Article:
Friday’s AM fix was USD 1,374.50, EUR 1,028.59 and GBP 880.30 per ounce.
Yesterday was the Summer Bank Holiday in the UK.
Today’s AM fix was USD 1,411.00, EUR 1,057.80 and GBP 909.38 per ounce.
Gold rose $6.10 or 0.44% yesterday, closing at $1,402.40/oz, above resistance at $1,400/oz. Silver rose another $0.32 or 1.3%, closing at $24.30, above resistance at $24/oz.
Gold has broken above resistance between $1,400/oz and $1,407/oz this morning.
Gold is being supported by central bank gold buying and very weak U.S. data yesterday. Further support is coming from concerns about emerging market currencies and increasing geopolitical risk due to tensions between the U.S. and Russia over Syria.
Oil climbed on concern that unrest in the Middle East may disrupt supplies through the Iranian controlled Straits of Hormuz which would lead to safe haven gold buying.
Orders for long lasting U.S. manufactured goods recorded their biggest drop in nearly a year in July and a gauge of planned business spending on capital goods also fell sharply, casting further doubts over the still sickly U.S. economy.
Other data for July has also been poor showing the very fragile nature of the U.S. economy amid a still dire fiscal position. The Obama administration warned Congress again yesterday that the United States could run out of dollars to pay its bills soon after mid-October, if lawmakers do not move swiftly to raise the limit on government borrowing.
Indian gold futures surged another 2% to hit a new record high as the rupee fell to a new record low.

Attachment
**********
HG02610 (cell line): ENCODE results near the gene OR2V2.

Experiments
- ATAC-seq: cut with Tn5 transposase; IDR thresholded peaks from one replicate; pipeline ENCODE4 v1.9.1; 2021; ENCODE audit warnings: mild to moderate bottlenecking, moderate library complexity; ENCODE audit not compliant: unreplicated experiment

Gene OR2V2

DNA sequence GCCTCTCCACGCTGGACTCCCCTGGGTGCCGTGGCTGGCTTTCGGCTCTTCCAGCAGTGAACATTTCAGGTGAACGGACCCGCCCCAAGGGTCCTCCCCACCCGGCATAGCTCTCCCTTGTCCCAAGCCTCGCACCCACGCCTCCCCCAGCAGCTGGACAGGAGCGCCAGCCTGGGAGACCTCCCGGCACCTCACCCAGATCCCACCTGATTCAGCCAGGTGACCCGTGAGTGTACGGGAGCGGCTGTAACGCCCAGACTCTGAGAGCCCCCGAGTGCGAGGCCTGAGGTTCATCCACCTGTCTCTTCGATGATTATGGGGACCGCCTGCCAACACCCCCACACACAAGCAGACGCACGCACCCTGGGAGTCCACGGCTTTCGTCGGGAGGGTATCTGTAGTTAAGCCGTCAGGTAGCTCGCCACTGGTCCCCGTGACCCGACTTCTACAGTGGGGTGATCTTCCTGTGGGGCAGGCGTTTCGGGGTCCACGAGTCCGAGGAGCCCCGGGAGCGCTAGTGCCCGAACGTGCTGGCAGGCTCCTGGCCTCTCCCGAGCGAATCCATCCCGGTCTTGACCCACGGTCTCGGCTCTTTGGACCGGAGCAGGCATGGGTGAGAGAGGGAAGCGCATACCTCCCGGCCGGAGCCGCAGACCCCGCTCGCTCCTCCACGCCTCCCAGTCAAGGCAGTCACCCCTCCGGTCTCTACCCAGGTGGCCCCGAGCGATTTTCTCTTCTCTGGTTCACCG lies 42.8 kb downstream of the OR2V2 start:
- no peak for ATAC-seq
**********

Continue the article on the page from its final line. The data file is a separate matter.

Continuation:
Central Bank Gold Buying 1970 to Today – (Bloomberg)
Technical analysts say that gold’s break above $1,400 an ounce on Monday for the first time since June 7, in conjunction with its break above the 100 day moving average and a bullish “cup and handle” chart pattern, suggest more gains are in store for gold which may have bottomed out two months ago on June 28.
France, Russia and Turkey were among 15 central banks who added gold to their foreign exchange reserves in July, IMF data showed today.
Russia expanded their gold reserves for a 10th straight month in July. Russian holdings, the seventh-largest by country, gained another 6.3 metric tons to 1,002.8 tons.
Kazakhstan’s reserves also rose for a 10th straight month to 1.1 tons to about 132 tonnes. Azerbaijan added 2.009 tonnes to bring its holdings to 10.023 tonnes in July.
Turkey lifted its gold holdings by 22.5 tonnes, the biggest increase seen among 15 central banks. Turkey now has the world’s 11th-largest gold reserves as its holdings rose to 464 tonnes in July from 441.5 tonnes in June. The country’s central bank last year allowed commercial banks to hold a portion of their lira reserves in gold.
France bought 1,000 troy ounces of gold. The Bank of France has made a few such purchases in recent months. Analysts are unsure as to why the French central bank bought the gold but it may have been due to a Bank of France gold coin offering.
Mexico, Denmark and Canada were among those that sold some gold in small quantities. Mexico reduced its holdings for a 15th month to 123.8 tons, according to the data.
Gold holdings by central banks are keenly watched since they as a group became net buyers in 2010 following two decades of being net sellers.
The global economic crisis since 2008 has led to resurgent official sector interest in gold which seems set to continue for the foreseeable future. Central banks are diversifying their assets amid a mounting, long term, concerns about fiat currencies, particularly in emerging markets.
Demand from central banks and global coin and bar demand is helping to counter the record outflows from ETF products seen this year. Central banks added 534.6 tons to gold reserves in 2012, the most since 1964, and may buy a similar amount again this year.
Gold rose 70% from December 2008 to June 2011 after the Lehman Brothers collapse led to the U.S. Federal Reserve pumping more than $2 trillion into the financial system by purchasing U.S. “risk free” government debt and due to the continuing Eurozone debt crisis.
There are real and valid concerns from investors and savers internationally regarding currency debasement and the risk that runaway inflation may eventually take hold.
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